Rutkowski P, Gaston L, Borkowska A, et al.
Denosumab treatment of inoperable or locally advanced giant cell tumor of bone - Multicenter analysis outside clinical trial.
Eur J Surg Oncol. 2018; 44(9):1384-1390 [PubMed] Related Publications
BACKGROUND: Giant cell tumor of bone (GCTB) is an osteolytic, locally aggressive, rarely metastazing bone tumor. This is a retrospective study evaluating a large series of GCTB patients treated with denosumab in routine practice in 6 European reference centers.
METHODS: Patients with locally advanced, unresectable or metastatic GCTB, treated with denosumab outside clinical trials were eligible. Primary end-point was progression-free survival (PFS) for all patients; secondary end-points were: type of surgery, relapse rate and event-free survival for patients after preoperative denosumab + surgery.
RESULTS: We identified 138 patients treated in the period 2011-2016. In 40/43 cases the diagnosis was confirmed by H3F3A gene mutation. Median follow-up time was 23 months (range 6-48). Primary tumor was located in lower limb (38%) - mostly in femur and tibia, in upper limb (34%), and in pelvis/axial skeleton/ribs (28%). 110 (80%) patients had primary tumors, 28 (22%) recurrent tumors after previous surgical procedures (+/- radiotherapy). 89/138 patients had locally advanced GCTB and underwent neoadjuvant denosumab. The median denosumab treatment duration was 8 months (median number of cycles 11), 98% had clinical benefit from therapy. 39 (44%) had wide en-bloc resection - WE (+implantation of the prosthesis in 17 cases), the other 50 (56%) cases had intralesional curettage - C. Progression after surgical treatment was observed in 19 patients, 16 of them after C (32%); 13 patients underwent denosumab re-challenge, and all responded. Two-year progression-free survival (PFS; from denosumab start) rate was 81%; 2-year EventFS (from surgery) was significantly better in WE group (93%) vs 55% in C group (p = 0.006). Treatment was well tolerated with only 2 cases of grade 3 toxicity and one osteonecrosis of the jaw.
CONCLUSION: Our retrospective study confirms that denosumab is extremely efficient in unresectable/metastatic disease as well as in a neoadjuvant setting. Our data confirm excellent efficacy and short-term tolerability of this drug. Our data suggest that neoadjuvant therapy with denosumab is the option for treatment of initially locally advanced tumors to facilitate complete surgical resection or avoid mutilating surgery. The risk of recurrences after curettage of GCTB following denosumab raises questions about the optimal management of such cases.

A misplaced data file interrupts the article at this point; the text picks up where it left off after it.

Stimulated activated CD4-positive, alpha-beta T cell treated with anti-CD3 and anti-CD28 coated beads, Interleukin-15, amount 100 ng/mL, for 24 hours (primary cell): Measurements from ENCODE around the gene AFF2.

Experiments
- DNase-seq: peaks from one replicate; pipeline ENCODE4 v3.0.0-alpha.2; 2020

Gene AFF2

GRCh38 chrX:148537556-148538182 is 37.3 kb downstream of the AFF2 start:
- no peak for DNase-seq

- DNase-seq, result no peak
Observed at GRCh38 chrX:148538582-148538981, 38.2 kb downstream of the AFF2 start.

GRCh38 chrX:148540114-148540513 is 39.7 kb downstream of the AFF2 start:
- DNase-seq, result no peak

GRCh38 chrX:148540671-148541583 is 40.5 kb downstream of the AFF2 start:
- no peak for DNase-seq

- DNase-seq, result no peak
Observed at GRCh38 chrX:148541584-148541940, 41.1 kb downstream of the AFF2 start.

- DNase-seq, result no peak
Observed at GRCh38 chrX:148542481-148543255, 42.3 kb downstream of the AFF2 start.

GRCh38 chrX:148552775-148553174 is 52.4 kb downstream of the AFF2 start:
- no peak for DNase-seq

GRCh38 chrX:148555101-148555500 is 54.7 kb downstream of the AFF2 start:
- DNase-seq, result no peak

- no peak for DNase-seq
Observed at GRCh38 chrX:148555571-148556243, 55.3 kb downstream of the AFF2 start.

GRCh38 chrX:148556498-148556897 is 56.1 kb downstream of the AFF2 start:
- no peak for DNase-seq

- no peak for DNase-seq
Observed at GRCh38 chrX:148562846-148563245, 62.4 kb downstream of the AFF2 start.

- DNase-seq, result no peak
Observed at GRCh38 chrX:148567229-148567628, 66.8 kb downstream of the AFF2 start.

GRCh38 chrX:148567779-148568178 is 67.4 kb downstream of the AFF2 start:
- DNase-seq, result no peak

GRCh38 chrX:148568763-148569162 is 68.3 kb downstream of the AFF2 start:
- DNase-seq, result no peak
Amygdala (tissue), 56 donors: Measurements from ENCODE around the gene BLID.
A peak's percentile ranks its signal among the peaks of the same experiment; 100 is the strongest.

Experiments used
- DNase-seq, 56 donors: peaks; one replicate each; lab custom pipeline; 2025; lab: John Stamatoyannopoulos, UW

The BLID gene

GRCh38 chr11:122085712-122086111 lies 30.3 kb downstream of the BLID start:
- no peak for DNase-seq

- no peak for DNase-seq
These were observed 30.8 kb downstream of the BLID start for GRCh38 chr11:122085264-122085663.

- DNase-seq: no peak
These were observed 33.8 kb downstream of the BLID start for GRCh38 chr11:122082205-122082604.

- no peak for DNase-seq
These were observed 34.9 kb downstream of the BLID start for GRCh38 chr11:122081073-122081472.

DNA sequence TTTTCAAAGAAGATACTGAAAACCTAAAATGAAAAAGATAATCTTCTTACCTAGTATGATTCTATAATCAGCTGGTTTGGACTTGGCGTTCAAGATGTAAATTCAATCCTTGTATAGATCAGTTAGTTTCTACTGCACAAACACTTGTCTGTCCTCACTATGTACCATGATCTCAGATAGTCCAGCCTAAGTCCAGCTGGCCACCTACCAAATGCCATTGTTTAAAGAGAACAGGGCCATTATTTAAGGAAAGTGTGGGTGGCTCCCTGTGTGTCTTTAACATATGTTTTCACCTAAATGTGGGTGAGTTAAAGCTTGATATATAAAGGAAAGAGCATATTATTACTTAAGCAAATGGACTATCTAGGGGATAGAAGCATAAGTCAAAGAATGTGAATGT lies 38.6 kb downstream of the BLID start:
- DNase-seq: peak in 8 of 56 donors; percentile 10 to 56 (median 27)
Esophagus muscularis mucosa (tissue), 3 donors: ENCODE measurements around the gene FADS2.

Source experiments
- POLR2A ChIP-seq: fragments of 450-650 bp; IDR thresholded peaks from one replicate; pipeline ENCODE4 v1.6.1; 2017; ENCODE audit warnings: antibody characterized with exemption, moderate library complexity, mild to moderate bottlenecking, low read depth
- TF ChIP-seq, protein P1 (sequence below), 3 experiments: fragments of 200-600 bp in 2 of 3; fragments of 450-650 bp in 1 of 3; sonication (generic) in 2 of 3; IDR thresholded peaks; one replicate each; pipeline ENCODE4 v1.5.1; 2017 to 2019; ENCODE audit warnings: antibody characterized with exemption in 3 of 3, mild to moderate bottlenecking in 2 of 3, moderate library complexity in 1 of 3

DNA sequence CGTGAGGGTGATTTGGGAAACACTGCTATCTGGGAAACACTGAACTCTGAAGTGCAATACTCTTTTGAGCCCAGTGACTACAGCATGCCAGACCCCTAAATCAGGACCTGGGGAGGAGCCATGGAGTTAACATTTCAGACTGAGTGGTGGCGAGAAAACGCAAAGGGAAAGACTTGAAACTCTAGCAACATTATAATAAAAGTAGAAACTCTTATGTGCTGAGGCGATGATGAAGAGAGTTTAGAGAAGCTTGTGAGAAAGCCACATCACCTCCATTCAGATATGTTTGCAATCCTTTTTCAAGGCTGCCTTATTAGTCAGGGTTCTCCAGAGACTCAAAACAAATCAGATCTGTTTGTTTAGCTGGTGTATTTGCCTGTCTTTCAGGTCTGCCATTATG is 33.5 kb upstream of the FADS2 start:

Scotto di Carlo F, Divisato G, Iacoangeli M, et al.
The identification of H3F3A mutation in giant cell tumour of the clivus and the histological diagnostic algorithm of other clival lesions permit the differential diagnosis in this location.
BMC Cancer. 2018; 18(1):358 [PubMed] Article available free on PMC after 01/03/2020 Related Publications
BACKGROUND: Giant Cell Tumour of Bone (GCT) is a locally aggressive primary bone tumour that usually occurs at the epiphyses of the long bones of the appendicular skeleton with a tendency to recurrence. Recurrent somatic H3F3A mutations have been described in 92% of GCT cases. GCTs involving the Clivus are extremely rare lesions and less than 15 cases are described in the literature. They represent a surgery challenge and are easily misdiagnosed. Our aim was to reveal if the genetic bases underlying Clival GCTs were the same of GCTs of long bones to improve the diagnosis and treatment.
METHODS: The targeted somatic sequencing of GCT-related genes (H3F3A, H3F3B, IDH1, IDH2 and ZNF687) was performed on Clival GCT biopsies of two different cases. Histological analyses on the same tissues were used to detect the neoplastic population and its expression profile.
RESULTS: Sanger sequencing revealed that both patients were positive for the p.Gly34Trp mutation in the H3F3A gene. Immunofluorescence assay using monoclonal antibody, specifically detecting the mutant H3.3, highlighted that the mutation only involved the mononuclear cell population and not the multinucleated giant cells. Moreover, immunohistochemistry assay showed that RANKL was highly expressed by the stromal cells within Clival GCT, mimicking what happens in GCT of the long bones. In addition, systematic literature review allowed us to generate a histology-based diagnostic algorithm of the most common clival lesions.
CONCLUSIONS: We conclude that the Clival GCT is genetically defined by somatic mutation in the H3F3A gene, linking it to the GCT of long bones. The similarity with GCTs of long bones let us to hypothesize the utility of Denosumab therapy (already effective for GCTs) in these surgically challenging cases. Moreover, H3F3A genetic screening can be combined to the histological analysis to differentiate GCTs from morphologically similar giant cell-rich sarcomas, while the histological diagnostic algorithm could help the differential diagnosis of other clival lesions.

Akagi Y, Yoshimoto K, Hata N, et al.